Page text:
What the hell do French private labour laws have to do with the public debt crisis in Greece?
The banks won't allow any flexibility about my working conditions when I ask for a mortgage to buy my house; doctors expect to be paid with no flexibility when I have to maintain the health of my family; bills needs to be paid inflexibly at the end of the month. So I have to confess that this concept of "flexibility" that we are importing from the US is starting to piss me off, because basically it means that workers, the weaker part of economy and the one that actually does the job, have to take on their shoulders the risk of entrepreneurship, which historically was the moral justification for investors to make money without working.
And hearing that this is necessity from politicians who sit on mountains of public money, and on behalf of CEOs who can earn one hundred times as much as their employees, and can take the citizenship of Monte Carlo to even avoid paying taxes on that much, is unbearable. Again, I'm not talking about the CEO of Mandriva, it's just a generic rant.
Instead, they chose the more sophisticated approach of type erasure - which added a lot of complexity, limitations, and even introduced the concept of compile-time warnings in the Java language - not because of backwards compatibility (adding new kinds of bytecode to the JVM is OK and it happens occasionally), but because they wanted indefinite interoperability between old code (which would see the collection objects “raw”) and new code (which would see the very same objects “generified”).
Now academics universally despise type erasure, but back then at least half of them thought that it was a good idea and you can still see it today if you search the web for their blog posts of the time, where they explained the tricks that they used to overcome the limitations of type erasure and why type erasure wasn't so bad after all.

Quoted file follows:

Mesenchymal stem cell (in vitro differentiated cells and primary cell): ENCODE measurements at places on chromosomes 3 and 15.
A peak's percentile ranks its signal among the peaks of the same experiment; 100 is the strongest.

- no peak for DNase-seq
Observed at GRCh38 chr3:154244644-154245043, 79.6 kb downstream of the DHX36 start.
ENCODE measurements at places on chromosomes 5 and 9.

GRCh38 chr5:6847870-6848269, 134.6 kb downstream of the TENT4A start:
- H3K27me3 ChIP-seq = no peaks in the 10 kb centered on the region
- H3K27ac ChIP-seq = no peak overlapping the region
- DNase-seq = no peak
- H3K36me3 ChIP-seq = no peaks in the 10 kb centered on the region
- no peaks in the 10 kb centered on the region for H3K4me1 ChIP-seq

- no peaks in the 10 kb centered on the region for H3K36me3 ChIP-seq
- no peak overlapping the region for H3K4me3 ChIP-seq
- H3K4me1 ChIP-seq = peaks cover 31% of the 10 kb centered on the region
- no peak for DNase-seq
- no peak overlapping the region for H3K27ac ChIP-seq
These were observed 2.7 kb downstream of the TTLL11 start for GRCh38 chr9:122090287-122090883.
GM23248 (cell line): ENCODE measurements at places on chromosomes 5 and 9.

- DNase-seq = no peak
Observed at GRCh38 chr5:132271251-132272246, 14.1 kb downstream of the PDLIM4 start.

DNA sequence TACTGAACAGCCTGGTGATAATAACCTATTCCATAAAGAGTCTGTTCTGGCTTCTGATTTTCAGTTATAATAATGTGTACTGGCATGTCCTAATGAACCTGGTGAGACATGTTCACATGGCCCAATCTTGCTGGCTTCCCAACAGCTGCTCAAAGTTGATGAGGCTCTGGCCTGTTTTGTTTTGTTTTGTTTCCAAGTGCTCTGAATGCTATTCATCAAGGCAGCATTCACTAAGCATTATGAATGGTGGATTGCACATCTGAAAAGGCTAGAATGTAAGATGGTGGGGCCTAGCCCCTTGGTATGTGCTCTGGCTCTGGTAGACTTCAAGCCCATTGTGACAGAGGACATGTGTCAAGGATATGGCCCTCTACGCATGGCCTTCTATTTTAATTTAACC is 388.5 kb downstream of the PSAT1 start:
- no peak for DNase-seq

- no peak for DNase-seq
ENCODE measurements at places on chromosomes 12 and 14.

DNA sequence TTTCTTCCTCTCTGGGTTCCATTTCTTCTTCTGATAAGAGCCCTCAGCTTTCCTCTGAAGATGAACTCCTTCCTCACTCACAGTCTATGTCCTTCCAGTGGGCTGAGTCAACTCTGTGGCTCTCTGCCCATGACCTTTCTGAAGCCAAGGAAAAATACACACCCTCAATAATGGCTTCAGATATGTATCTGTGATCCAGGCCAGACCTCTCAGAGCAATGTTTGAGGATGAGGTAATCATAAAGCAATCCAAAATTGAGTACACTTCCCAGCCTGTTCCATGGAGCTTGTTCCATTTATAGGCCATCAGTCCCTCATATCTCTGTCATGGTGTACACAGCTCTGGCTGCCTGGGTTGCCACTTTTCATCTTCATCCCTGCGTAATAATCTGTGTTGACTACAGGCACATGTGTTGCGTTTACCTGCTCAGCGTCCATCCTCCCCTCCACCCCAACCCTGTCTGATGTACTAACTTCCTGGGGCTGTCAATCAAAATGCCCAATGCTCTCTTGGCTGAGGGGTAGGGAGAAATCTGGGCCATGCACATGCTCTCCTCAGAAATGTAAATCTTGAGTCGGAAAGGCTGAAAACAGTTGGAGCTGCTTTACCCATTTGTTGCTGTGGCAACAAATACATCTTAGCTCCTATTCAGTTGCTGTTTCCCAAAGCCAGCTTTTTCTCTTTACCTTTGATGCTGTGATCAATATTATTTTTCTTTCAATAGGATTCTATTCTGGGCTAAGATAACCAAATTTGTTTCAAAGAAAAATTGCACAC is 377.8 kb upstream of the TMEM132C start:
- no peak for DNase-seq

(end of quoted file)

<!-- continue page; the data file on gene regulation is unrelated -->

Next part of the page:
The fact that you could go back do DOS isn't relevant to the definition of what is an operating system and what isn't. You could go back to DOS in Win9x, too. And you can shut down the OS and go back to the boot loader shell in many computer architectures, including the earlier models of IBM PC where you could go back to ROM BASIC.
Also consider the following example. What does this do?
c = a * b;
Is it a vector product? Is it a scalar product? Is it a scalar multiplication? I need to look at the types of a, b and c to figure out. A method name in place of a single character could tell me more.
Type erasure, on the other hand, is pure evil - to me, it's the representation of what happens when a pragmatic language ends up into the hands of computer scientists.
By the way, in Java all lists have the get() method with no exceptions (this includes Lists, HashMaps, Vectors) and all collections have the iterator() method with no exceptions. The At() method doesn't exist.
Besides, what if I’m using TLS? Are they going to require me to install rogue certificates just to make their inspection more comfortable? No thanks. Telecom companies had better learn already that with the advent of the Internet, their trade is to sell dumb pipes, competing with the others over the price of that service; the good times when they could milk their customers for “value added services” is over.